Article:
Texas native Zimmer Barnes moved to Brooklyn at age 21 to help form the New York Initiative (NYI), a four-member crime-fighting team that includes his masked partners T.S.A.F (The Silent And Forgotten), Z, and Lucid. “Zimmer” (his nom de guerre) doesn’t wear a mask while doing good deeds because he doesn’t want to closet himself. In fact, he and his team will soon reveal themselves in HBO’s documentary Superheroes premiering August 8th at 9PM. The Dallas Voice caught up with Zimmer to ask him about his gay superheroics, how to handle anti-gay bullies in this “It Gets Better” age, and whether he’s got a boyfriend:
What sorts of things didn’t make it into the documentary and what else is NYI up to these days?
A lot of stuff ended up on the editing room floor. We do a lot of outreach to homeless organizations — there’s a tunnel people live underneath in the Bronx and we brought supplies to them, but that didn’t make it in. Because in New York it gets freezing during winter, we try to collect and hoard blankets and medical supplies throughout spring and fall and when it gets cold we try to hand out all that stuff. Today the NYI is undergoing several missions protecting the West Village from muggers and providing self-defense information and outreach to sex workers. We’ve got exciting stuff in the works but I can’t talk about it yet.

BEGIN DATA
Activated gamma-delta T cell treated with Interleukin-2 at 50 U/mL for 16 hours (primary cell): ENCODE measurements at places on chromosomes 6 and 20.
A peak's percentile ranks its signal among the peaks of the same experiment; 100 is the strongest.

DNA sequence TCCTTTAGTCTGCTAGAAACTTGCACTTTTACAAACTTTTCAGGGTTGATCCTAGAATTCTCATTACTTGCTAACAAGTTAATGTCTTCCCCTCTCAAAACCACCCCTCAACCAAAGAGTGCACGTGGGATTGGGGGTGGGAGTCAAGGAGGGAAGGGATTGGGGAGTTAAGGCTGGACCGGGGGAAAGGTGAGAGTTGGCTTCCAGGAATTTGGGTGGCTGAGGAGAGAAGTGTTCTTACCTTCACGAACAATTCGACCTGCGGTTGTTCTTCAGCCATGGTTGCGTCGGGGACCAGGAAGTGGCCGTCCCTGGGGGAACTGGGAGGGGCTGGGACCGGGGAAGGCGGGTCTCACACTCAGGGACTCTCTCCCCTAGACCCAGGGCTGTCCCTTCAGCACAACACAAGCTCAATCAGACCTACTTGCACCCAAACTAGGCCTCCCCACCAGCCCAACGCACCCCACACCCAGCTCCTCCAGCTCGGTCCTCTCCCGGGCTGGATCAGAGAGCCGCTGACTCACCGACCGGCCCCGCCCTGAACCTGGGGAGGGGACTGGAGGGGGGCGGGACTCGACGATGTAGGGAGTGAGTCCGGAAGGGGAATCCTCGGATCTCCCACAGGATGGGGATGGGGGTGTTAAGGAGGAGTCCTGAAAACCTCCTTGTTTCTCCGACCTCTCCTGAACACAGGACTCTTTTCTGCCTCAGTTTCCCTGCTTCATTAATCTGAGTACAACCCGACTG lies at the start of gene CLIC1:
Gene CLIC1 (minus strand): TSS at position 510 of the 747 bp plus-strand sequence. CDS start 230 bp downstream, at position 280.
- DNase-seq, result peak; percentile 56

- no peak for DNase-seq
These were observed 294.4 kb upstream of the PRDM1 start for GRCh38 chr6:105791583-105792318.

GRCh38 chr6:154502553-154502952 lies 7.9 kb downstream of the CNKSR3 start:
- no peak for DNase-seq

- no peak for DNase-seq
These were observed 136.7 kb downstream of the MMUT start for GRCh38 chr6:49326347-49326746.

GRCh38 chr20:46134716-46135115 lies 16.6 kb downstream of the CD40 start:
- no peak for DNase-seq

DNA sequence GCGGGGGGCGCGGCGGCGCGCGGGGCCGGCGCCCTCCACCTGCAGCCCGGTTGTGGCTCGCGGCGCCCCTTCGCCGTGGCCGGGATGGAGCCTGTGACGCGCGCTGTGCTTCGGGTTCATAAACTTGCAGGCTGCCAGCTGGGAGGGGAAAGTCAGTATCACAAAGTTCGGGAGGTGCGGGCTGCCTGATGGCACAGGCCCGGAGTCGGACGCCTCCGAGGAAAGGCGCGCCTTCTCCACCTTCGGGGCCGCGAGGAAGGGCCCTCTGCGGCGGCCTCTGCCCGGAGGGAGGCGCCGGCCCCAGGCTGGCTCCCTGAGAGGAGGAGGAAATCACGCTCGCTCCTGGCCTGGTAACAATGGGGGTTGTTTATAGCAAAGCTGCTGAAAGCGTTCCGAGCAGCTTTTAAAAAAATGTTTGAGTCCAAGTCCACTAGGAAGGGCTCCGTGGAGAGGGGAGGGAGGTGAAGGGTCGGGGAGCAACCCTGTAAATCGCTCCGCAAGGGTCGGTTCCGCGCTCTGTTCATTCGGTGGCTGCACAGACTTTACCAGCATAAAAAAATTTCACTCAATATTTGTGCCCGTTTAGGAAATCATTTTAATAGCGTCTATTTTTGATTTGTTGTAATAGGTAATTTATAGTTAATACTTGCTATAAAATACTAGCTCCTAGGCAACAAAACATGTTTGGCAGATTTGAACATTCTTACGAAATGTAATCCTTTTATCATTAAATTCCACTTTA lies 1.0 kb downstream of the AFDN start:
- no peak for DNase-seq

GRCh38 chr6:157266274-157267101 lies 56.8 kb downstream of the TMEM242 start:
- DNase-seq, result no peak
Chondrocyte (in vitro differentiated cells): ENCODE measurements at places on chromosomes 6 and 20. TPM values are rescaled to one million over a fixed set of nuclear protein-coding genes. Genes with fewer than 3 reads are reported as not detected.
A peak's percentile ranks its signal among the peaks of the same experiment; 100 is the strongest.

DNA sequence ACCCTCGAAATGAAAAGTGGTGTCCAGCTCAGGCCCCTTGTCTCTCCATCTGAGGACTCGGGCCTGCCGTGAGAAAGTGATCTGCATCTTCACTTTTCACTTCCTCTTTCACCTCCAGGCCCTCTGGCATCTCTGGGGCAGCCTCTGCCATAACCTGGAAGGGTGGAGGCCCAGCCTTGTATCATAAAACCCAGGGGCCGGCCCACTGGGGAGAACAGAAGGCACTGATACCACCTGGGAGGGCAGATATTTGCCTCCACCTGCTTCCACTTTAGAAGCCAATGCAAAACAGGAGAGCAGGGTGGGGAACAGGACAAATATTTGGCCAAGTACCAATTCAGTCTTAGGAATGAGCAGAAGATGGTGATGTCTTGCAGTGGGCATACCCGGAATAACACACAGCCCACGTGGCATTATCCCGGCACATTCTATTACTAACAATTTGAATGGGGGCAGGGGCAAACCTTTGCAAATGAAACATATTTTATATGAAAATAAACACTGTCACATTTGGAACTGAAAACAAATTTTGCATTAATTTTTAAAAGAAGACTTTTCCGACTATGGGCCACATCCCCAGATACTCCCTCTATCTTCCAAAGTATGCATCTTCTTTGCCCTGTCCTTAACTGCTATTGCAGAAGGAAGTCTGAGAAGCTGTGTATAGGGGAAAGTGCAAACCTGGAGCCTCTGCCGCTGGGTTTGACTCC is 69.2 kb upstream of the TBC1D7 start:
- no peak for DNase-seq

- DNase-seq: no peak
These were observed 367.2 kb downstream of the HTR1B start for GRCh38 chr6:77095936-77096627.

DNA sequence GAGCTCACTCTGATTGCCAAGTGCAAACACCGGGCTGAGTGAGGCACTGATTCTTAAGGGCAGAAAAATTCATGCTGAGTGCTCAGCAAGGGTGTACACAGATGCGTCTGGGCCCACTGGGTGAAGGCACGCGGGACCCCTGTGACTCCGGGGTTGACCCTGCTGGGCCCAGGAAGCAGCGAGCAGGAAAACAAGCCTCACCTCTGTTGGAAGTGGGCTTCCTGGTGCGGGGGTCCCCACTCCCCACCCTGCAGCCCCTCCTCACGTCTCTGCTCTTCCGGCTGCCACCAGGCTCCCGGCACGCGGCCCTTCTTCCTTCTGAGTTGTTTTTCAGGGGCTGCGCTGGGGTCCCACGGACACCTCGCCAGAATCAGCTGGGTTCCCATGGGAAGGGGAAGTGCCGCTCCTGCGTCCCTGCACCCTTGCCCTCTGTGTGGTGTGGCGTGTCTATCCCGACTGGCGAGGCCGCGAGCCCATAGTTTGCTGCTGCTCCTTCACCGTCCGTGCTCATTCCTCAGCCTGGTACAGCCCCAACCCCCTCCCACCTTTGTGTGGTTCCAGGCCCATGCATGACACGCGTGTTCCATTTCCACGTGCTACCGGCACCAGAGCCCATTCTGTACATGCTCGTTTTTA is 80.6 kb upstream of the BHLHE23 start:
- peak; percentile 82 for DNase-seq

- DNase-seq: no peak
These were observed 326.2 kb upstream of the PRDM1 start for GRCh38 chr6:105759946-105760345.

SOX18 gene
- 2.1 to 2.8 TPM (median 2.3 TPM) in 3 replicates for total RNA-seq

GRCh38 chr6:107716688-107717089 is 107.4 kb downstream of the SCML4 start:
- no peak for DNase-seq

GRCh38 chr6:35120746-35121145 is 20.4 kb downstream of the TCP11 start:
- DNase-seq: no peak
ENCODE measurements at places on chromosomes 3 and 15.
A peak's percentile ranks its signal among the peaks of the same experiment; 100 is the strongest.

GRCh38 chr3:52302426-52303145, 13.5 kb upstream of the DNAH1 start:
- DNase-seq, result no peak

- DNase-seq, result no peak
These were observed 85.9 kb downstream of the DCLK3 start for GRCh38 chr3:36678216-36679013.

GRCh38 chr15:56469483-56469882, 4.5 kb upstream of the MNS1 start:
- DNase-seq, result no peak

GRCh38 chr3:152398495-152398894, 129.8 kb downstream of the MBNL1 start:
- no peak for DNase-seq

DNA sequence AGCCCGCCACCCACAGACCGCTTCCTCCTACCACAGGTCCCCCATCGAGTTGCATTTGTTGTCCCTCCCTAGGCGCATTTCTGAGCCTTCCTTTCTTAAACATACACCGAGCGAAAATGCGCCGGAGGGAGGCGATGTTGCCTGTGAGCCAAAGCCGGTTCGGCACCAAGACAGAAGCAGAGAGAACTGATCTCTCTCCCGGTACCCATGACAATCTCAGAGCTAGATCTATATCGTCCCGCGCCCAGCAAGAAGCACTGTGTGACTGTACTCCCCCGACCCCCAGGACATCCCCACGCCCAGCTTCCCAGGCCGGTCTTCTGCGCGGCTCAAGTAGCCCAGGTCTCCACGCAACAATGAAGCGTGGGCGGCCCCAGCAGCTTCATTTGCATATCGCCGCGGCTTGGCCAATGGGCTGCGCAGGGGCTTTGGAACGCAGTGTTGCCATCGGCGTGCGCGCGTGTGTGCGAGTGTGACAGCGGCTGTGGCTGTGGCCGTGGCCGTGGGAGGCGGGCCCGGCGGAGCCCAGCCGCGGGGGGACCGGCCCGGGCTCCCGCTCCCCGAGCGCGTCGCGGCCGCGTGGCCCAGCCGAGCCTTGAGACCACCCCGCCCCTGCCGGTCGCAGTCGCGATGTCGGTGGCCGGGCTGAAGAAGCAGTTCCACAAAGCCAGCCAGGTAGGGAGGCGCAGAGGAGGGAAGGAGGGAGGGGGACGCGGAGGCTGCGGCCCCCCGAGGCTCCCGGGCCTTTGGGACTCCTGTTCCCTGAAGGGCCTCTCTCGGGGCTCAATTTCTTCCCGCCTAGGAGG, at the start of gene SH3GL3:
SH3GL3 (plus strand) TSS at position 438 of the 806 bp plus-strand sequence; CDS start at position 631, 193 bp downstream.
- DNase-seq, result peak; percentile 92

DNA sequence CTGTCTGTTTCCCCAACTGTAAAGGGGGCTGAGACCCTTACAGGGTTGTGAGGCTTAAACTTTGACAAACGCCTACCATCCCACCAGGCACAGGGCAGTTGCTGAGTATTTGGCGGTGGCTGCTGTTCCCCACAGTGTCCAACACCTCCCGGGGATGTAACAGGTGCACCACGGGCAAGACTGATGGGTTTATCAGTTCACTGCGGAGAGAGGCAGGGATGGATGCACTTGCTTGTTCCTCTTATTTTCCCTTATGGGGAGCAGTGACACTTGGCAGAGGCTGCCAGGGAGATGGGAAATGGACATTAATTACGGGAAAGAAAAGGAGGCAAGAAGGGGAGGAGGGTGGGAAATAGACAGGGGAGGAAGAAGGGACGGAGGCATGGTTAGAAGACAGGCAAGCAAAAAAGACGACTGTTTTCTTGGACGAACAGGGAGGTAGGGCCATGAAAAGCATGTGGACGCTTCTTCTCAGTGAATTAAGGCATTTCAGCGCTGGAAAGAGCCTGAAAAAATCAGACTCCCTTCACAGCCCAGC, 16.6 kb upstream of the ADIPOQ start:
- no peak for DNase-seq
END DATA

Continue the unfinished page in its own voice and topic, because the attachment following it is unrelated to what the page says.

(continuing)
Are other LGBT people doing what you’re doing?
Yeah, there are. The earliest [superhero group] we know of was actually a gay and lesbian group in San Francisco, the Lavender Panthers. There was a lot of gay bashing going on, and [a gay Pentecostal Evangelist named] Rev. Ray Broshears was being harassed. The police didn’t do anything so they formed their own group and looked around for gay-bashings and handled it. It’s not something I would believe, it sounds like a comic book, but Time Magazine did an article on these guys in 1973. They were around before the Guardian Angels. As far as I know they were the original group.
I was dating during the course of making the documentary. We broke up and [my work as a superhero] was one of the reasons why. They were really worried about what I was doing and the more dangerous aspects.